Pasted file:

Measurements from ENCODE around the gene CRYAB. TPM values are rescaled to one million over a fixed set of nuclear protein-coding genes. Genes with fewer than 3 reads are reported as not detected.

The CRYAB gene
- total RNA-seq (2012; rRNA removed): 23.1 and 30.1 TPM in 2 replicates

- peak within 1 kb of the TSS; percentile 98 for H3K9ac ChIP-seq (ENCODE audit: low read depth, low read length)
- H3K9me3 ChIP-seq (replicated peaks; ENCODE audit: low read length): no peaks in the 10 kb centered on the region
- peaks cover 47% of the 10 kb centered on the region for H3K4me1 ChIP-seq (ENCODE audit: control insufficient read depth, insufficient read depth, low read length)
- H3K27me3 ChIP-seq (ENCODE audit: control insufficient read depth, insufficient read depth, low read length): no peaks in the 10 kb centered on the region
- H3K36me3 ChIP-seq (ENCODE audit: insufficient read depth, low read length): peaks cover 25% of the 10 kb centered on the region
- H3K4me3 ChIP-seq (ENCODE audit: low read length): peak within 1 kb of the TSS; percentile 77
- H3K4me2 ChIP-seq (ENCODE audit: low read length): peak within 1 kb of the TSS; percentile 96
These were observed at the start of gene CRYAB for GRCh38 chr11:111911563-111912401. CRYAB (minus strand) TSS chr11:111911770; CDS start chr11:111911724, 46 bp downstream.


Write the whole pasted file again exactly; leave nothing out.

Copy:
Measurements from ENCODE around the gene CRYAB. TPM values are rescaled to one million over a fixed set of nuclear protein-coding genes. Genes with fewer than 3 reads are reported as not detected.

The CRYAB gene
- total RNA-seq (2012; rRNA removed): 23.1 and 30.1 TPM in 2 replicates

- peak within 1 kb of the TSS; percentile 98 for H3K9ac ChIP-seq (ENCODE audit: low read depth, low read length)
- H3K9me3 ChIP-seq (replicated peaks; ENCODE audit: low read length): no peaks in the 10 kb centered on the region
- peaks cover 47% of the 10 kb centered on the region for H3K4me1 ChIP-seq (ENCODE audit: control insufficient read depth, insufficient read depth, low read length)
- H3K27me3 ChIP-seq (ENCODE audit: control insufficient read depth, insufficient read depth, low read length): no peaks in the 10 kb centered on the region
- H3K36me3 ChIP-seq (ENCODE audit: insufficient read depth, low read length): peaks cover 25% of the 10 kb centered on the region
- H3K4me3 ChIP-seq (ENCODE audit: low read length): peak within 1 kb of the TSS; percentile 77
- H3K4me2 ChIP-seq (ENCODE audit: low read length): peak within 1 kb of the TSS; percentile 96
These were observed at the start of gene CRYAB for GRCh38 chr11:111911563-111912401. CRYAB (minus strand) TSS chr11:111911770; CDS start chr11:111911724, 46 bp downstream.